How to Get Access to an Unpublished Dataset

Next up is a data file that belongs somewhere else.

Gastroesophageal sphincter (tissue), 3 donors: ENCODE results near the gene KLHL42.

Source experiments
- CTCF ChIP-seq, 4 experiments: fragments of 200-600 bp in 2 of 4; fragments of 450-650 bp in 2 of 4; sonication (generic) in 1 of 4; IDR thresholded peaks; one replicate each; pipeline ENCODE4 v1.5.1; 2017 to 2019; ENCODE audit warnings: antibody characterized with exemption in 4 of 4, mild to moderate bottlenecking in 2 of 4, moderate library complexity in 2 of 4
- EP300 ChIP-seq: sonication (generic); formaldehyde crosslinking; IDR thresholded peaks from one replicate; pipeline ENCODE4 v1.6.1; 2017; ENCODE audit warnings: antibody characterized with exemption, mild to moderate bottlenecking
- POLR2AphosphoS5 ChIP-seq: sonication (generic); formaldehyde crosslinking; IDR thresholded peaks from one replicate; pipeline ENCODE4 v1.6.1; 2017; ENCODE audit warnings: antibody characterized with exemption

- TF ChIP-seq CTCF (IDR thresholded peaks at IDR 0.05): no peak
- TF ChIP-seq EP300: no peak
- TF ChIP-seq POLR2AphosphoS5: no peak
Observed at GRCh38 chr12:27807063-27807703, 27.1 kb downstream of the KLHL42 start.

How to Get Access to an Unpublished DatasetBecause the “real world” isn’t Kaggle…Kaggle has made sizable real-world datasets accessible to data scientists in a transparent and unsurpassed way. Unfortunately as more new data scientists rely on Kaggle to hand them data they miss out on developing one of the most important skill sets for our field: hunting for and acquiring hard to find or privately held datasets.This post will help you discover unpublished datasets and will teach you a simple framework to “ask and acquire”.When will I ever need to find a way to get a dataset?Eventually you will need data and a google search won’t be enough to get it. It happened to me this weekend. IT WILL HAPPEN TO YOU.As an Employee: Often times data (within corporations or companies) will be sequestered away and held by various individuals or departments. Understanding simple patterns to identify and persuasively contact the key stakeholders who have access and authority to share this data is critical to accomplishing your tasks in a timely manner.As an Entrepreneur: For the data driven entrepreneur looking to validate a product idea the data that is required to make informed decisions often already exists in some form — whether academic or professional — but it sometimes sits behind costly paywalls or is only available in a limited scope publicly. Knowing how find it and get access saves time and money.As an Academic: Within academia the drive to discover, document and publish previously unknown knowledge requires diligent seeking & questioning of every assumption and assertion to identify opportunities for breakthrough. Without understanding basic communications the academic risks “discovering” something that is already known or even wasting time and research resources.This weekend I had one of these experiences. At dinner a friend asked: “Is it possible to remove the alcohol from bourbon without losing the complex flavors and odors?”As I began to google I realized quickly that the only answer I would find would be one I determined on my own. With that question I was on my way down the rabbit hole.Phase 1 — Identify the question/data you needDefine your questionThis is the most important part. The question you are asking often defines the information you need. This also limits the scope of the data you are trying to acquire which can be helpful when you are asking someone who is in no way obligated to respond to your request.Google it or do an Intranet SearchAs data scientists we are already pretty damn good at Googling and performing heuristic based searches for information. In a corporate setting use your internal tools & documentation. For academics & entrepreneurs Google Scholar can be invaluable.Performing a thorough search before asking others is essential to make sure your question is solid and shows them you respect their time. This also helps build trust when it comes time to ask for access while dataset hunting.My search led to a few promising studies on the molecular weight of compounds found in bourbon. As a result my question evolved. It helped me further identify a study and a dataset that looked particularly promising and useful.Use Human InteractionActually having to talk to people can be intimidating but often makes the difference in how quickly we can gain access to quality information. simple phone call, email or DM is the place to start.Honestly, as long as you are polite and to the point there’s almost no wrong way to do it.You JUST have to DO IT.Once you’ve defined your question and identified who has access to the data you need (or who may know someone who has access to the data you need) then you can move to phase 2.Phase 2 — Ask those you find and find by askingAsk & FindWhether email or phone the template is pretty much the same: Craft and deliver an “ask” message that is polite, and straight forward.My “Ask” email to the bourbon study researcher.Remember:Convey that you are interested in their work and the data they have worked so hard to collect. It gets them stoked and helps them give a damn about you.Be human. Make sure you write each email for that person specifically. You don’t want your email coming across as robotic or devoid of emotion.Don’t ask people to do anything that would get them to get in trouble. You should also clearly & truthfully state what your intentions are for the data.Follow up the next day if you get no response. Simply say “Hi ___, did you receive my email?” You’re not trying to sell anything to them so don’t hesitate to be persistent. Simple polite follow up is key.Simple emails often get quick replies. If you receive a quick response, assume their time is scarce and follow up immediately.The individuals with the data are an invaluable resource. Time is their limited resource.Find & AskOnce you’ve struck up a conversation you’re in the final stretch. You’ll find that people are very helpful in this stage. You may end up emailing back and forth with them to find the right data but this process carries the benefit of helping you determine what data you really need.Success! A better dataset than I could have ever found on my own.If you hit a conversation dead-end or get a “no” be sure to follow up and ask if they can direct you to any other useful datasets or if they know of any other resources for locating the data you need. People will almost always try to be helpful as it lessens the severity of having to tell someone “no”.Don’t be afraid to ask simple questions about the dataset to see what additional data they have. With a little bit of luck they’ll get you the exact dataset you need and save you tons of time.Some asks will lead you to find a dataset and some will lead to a new person to ask, but regardless of who or what you find always remember to say thank you.The most important email — the Thank You.My own search for the bourbon dataset ended in success because of these few tips.Just remember, you are asking someone to share something they likely spent 1000x more time than you working on / looking at.If you bring enthusiasm for their work it will be reciprocated.If you have any other tips for writing cold emails as a data scientist please share them in the comments.